English football's foreign legion appear to be under fire from all sides.
Last week critics rounded on Arsenal boss Arsene Wenger for picking an entirely non-English squad for the 5-1 win over Crystal Palace.
While in Europe, governing body Uefa has announced the introduction of foreign player limits in European competitions from 2006.
Many worry the foreign invasion may be stifling homegrown talent and the national side's future.
Even Chelsea boss Jose Mourinho has waded into the row by promising not to choose an entirely overseas squad.
But are there too many foreign players in English football and is it good for the game? Key figures across the footballing spectrum give their views:
Southampton boss Harry Redknapp:
"I think foreign players have made an incredible impact on football over here.
"The standard has gone up 100%. Of course less English players get the chance to progress but if they're not good enough, that's the way it is.
"The best kids always get through. If you want the best team, then players like Thierry Henry will be there, but the Rio Ferdinands and Ashley Coles will break into the team if they're good enough.
"This country has produced some fantastic players over the years, but foreign players have come in and changed British habits, such as drinking and fitness, which can only be a good thing."
Arsenal youth development head Liam Brady:
"We are very committed to youth development for all our young players whether they are from here or abroad.
"If anyone wants to question whether Arsenal's youth policy is working they should have a look at the results our young players produced in the Carling Cup at Everton and Manchester City."
PROFESSIONAL FOOTBALLERS ASSOCIATION
PFA chief executive Gordon Taylor:
"I think it is damaging for the England team and we have to give our players a chance.
"It is a shame there is such a scarcity of players for the national team manager to consider at one of our top clubs.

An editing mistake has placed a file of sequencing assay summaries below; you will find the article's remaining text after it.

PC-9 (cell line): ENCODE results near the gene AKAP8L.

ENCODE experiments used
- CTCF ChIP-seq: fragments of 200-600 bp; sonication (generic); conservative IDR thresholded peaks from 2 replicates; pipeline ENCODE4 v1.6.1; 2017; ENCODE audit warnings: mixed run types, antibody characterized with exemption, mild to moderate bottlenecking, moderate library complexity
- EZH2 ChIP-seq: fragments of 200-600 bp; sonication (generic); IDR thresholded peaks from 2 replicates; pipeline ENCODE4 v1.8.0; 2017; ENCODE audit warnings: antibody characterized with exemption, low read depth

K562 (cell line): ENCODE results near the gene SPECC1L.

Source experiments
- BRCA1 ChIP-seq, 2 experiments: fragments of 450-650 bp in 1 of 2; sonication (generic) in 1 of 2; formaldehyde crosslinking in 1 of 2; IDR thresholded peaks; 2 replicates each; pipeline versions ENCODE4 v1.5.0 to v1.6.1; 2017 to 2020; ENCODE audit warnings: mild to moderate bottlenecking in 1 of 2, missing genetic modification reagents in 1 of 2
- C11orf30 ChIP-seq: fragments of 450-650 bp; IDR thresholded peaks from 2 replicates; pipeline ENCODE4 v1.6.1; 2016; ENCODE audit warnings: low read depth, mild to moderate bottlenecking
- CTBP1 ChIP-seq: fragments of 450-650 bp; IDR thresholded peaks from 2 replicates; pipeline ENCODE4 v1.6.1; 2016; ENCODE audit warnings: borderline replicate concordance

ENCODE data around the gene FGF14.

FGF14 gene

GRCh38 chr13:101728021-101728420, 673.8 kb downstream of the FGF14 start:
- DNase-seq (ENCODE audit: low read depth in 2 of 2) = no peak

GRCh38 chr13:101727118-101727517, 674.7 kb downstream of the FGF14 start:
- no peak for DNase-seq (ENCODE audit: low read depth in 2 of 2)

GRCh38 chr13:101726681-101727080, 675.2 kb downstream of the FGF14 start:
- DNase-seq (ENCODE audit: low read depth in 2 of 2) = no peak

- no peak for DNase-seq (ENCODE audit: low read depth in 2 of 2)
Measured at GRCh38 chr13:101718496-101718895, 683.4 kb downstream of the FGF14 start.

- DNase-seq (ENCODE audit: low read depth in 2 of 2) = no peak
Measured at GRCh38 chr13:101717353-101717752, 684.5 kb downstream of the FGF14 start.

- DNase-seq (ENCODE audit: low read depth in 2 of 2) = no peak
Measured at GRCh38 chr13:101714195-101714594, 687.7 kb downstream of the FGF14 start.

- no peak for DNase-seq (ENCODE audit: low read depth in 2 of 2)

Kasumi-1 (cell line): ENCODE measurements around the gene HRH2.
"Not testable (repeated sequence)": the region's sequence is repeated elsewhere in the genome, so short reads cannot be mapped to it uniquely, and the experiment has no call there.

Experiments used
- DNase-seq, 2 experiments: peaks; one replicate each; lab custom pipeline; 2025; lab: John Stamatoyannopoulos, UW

"Even when everyone is fit at Arsenal, on merit there would be just two Englishmen."
Southampton and Norway defender Claus Lundekvam:
"The standard of football has changed quite dramatically, especially over the last five years.
"A lot of players have been coming from abroad and they're all very good players, so I think the standard has been raised the last few years.
"I think it's all for the good to get some new input from abroad.
"All the big clubs in the country want to attract the best players around and not neccessarily the best players are British, so it's very different to say.
"The game we're in now is very competitive and to compete on that sort of level, you need the best players and where you're from doesn't matter at the end of the day."
FORMER FOREIGN PLAYER
Former Wimbledon goalkeeper and current Tottenham goalkeeping coach Hans Segers:
"Clubs are looking for success and to do that they have to go abroad.
"And obviously that brings up a very high standard and British players have to compete at a very high standard.
"The level of football has gone from good to very good, but looking from my side now the young players and goalkeepers find it really hard to come through now in bigger clubs.
"In the past it was a lot easier, but now clubs are more business-minded and can't afford to play too many youngsters.
"Obviously, if they're good enough they'll come through but it stops youngsters playing on a regular basis because in their position someone else is there, so that is the problem."